LET'S HEAR IT, but not too loud, for the Territory of the Afars and Issas - known, mercifully, as Djibouti, after its port. This is the Horn of Africa ministate whose mostly nomadic inhabitants voted Sunday for independence from France. It will shortly become Africa's 49th sovereign state. We realize it's a bit loutish, in this post-imperial day, to voice reservations about any colony's arrival at the splendors of nationhood. But this late-blooming state is not going to have an easy time.

Leave aside its desperate poverty. Neighboring Somalia, whose clients (the Issas) will dominate the new government, wants to swallow Djibouti. Neighboring Ethiopia, whose main access to the Red Sea is through its port, fears its arch foes in Somalia will do exactly that. The Saudis and Sudanese and, somewhere in the background, the Americans stand behind Somalia. The Russians and Libyans stand behind the Ethiopians. Djibouti, you could say, rhymes with trouble.

If there is an international sprinkler system to douse this fire in the making, it may be France. The French are performing no mean feat in Africa. They have done just about everything that "imperialists" are supposed to be strung up for: sold arms to South Africa, intervened to keep puppets in power - you name it. But they do not appear to most Africans so threatening as either great power. They wield their culture deftly. They have shown an attentiveness to development and a constancy in support of old friends, and this has given their friendship value at least to the ruling elites.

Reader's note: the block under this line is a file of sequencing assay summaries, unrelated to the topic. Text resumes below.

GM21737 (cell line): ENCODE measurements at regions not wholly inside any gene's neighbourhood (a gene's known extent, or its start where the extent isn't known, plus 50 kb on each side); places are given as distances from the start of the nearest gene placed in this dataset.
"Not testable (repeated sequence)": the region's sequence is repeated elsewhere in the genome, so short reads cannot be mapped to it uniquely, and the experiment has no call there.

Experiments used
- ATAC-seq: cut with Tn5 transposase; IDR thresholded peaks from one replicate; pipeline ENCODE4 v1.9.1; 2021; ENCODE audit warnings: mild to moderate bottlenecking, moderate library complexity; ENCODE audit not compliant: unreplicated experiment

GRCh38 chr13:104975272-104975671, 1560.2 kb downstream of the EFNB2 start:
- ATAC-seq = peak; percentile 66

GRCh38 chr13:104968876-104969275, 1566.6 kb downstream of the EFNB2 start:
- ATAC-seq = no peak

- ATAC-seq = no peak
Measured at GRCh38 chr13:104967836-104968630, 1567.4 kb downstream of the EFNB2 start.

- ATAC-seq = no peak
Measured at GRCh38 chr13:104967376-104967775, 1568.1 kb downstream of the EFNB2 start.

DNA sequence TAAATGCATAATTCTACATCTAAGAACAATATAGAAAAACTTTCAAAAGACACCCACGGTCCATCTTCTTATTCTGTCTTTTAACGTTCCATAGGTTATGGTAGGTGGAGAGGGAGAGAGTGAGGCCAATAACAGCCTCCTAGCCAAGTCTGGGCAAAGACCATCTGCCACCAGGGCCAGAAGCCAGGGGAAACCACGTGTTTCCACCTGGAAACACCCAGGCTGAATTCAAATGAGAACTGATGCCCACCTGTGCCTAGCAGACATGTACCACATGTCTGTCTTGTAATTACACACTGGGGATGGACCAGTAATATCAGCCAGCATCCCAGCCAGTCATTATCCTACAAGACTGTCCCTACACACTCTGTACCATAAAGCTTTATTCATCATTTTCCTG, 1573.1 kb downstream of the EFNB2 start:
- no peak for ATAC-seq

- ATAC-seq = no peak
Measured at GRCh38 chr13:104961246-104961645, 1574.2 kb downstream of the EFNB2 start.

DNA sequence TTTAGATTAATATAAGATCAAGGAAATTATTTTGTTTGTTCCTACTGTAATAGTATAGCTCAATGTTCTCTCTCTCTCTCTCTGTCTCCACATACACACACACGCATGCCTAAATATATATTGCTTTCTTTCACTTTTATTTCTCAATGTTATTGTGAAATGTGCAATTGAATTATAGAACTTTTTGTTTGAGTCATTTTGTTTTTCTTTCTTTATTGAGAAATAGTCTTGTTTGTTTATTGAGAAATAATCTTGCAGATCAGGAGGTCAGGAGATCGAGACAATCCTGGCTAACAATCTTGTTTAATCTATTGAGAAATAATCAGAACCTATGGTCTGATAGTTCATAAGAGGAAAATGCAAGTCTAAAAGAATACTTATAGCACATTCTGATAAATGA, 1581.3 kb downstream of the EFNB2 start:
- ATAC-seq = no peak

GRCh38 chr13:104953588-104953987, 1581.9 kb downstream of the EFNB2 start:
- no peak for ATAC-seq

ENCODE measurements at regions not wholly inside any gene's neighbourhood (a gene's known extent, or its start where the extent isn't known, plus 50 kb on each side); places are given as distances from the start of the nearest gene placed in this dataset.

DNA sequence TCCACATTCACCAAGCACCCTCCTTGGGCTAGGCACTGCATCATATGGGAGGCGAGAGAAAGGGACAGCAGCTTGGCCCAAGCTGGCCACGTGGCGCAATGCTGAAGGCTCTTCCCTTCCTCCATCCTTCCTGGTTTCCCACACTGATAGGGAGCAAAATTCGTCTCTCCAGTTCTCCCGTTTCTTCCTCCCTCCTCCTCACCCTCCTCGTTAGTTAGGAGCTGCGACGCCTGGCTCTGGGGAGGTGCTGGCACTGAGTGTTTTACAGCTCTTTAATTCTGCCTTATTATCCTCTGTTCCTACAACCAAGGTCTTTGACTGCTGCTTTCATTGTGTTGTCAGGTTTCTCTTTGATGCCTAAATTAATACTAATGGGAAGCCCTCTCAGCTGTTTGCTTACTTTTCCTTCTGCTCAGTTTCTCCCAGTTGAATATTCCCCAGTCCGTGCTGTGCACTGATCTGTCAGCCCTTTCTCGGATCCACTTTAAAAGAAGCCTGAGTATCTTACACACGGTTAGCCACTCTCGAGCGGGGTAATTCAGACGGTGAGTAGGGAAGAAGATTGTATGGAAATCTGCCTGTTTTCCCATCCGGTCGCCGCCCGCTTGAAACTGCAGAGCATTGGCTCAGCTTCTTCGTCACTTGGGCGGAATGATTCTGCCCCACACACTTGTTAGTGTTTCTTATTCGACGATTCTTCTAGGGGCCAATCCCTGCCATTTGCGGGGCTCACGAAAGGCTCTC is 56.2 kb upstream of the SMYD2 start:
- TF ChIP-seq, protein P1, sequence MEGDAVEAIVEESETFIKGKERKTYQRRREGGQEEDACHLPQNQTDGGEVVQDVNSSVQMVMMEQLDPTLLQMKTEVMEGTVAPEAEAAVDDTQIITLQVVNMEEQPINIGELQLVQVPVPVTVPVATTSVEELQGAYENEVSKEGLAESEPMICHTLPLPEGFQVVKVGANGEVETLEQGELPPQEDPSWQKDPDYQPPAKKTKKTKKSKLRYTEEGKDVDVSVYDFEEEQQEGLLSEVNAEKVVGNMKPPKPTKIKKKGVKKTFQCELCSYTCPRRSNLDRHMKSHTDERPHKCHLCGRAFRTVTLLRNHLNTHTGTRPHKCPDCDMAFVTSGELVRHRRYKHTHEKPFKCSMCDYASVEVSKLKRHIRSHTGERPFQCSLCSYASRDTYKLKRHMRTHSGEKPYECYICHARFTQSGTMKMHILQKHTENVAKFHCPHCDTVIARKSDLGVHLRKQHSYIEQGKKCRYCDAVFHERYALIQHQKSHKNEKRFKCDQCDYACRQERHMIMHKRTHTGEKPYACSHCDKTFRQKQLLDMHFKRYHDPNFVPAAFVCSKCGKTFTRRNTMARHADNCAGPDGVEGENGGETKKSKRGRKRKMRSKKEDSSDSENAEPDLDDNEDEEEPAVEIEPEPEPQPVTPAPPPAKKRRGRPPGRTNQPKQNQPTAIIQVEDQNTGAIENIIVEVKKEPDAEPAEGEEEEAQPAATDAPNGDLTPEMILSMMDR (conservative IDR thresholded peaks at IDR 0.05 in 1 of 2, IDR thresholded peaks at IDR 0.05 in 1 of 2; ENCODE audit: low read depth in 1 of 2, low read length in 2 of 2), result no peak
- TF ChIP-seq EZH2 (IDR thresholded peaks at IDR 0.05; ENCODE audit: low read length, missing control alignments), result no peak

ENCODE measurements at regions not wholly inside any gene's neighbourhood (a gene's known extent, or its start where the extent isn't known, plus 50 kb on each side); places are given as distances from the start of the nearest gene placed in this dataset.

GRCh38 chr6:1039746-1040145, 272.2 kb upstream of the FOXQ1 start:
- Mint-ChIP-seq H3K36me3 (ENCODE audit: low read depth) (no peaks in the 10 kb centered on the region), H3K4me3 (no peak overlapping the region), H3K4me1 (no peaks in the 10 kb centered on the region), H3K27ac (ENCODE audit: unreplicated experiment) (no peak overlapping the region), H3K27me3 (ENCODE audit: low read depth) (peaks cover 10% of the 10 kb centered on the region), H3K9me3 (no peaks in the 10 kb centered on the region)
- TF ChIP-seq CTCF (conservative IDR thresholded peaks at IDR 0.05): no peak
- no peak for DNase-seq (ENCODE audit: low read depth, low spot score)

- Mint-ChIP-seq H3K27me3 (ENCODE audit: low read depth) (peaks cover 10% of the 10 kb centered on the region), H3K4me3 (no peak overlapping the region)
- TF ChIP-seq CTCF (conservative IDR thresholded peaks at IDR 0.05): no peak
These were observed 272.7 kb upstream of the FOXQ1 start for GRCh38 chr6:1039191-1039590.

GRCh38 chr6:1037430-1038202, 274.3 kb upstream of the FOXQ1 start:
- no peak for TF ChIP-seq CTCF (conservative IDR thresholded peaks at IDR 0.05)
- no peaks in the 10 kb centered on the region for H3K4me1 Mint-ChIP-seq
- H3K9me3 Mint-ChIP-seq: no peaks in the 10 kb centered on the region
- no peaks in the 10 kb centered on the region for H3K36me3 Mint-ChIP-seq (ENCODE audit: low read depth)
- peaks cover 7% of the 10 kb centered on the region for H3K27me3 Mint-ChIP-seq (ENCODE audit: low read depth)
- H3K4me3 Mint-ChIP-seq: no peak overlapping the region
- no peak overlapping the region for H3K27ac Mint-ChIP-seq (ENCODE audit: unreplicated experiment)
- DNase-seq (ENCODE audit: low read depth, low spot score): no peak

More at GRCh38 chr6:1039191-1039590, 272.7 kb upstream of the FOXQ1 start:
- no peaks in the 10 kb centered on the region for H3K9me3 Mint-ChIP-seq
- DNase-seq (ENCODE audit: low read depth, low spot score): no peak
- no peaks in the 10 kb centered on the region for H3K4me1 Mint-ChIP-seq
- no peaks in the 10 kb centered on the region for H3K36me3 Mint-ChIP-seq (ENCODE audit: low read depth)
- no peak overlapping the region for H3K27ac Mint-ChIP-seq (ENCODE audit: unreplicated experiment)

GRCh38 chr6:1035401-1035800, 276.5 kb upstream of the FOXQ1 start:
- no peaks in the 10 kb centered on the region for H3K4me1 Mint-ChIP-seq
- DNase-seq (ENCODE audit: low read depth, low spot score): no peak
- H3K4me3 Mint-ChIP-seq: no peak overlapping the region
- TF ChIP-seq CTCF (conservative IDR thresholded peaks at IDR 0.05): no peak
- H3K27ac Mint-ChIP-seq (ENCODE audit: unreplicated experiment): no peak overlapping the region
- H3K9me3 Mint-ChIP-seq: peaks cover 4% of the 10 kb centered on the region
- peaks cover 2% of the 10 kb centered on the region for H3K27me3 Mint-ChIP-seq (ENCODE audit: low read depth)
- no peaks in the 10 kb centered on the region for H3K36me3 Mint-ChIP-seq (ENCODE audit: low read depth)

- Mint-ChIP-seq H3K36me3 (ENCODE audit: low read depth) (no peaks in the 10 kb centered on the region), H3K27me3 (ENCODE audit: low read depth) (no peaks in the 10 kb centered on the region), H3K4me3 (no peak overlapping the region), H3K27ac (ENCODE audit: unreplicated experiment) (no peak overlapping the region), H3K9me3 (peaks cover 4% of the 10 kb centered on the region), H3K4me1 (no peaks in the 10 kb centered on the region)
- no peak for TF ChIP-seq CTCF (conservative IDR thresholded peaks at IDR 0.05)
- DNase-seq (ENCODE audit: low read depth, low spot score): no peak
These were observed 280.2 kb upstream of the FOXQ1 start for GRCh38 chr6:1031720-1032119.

In the Territory of the Afars and Issas, France formerly supported the political groups aligned with Ethiopia. Recently, with Ethiopia in terrible trouble for reasons of its own, the French switched horses and hooked up with the groups aligned with Somalia. Quietly, Paris is leaving a couple thousand French soldiers as protection for the shaky new state.

Djibouti is a long way away. In another day, the United States might have itched to play a central role in arranging the balance of power in its region. Africa's Horn. But the itch has been tamed, or subdued. This represents maturity. A more dominant American presence in the Horn would not assure the stability that is the customary American goal in unsettled Third World places. A more discreet presence may not ensure stability either. But the United States does well to make a diplomatic virtue out of what may be only a political necessity, and to take a seat near the sidelines while others take to the field.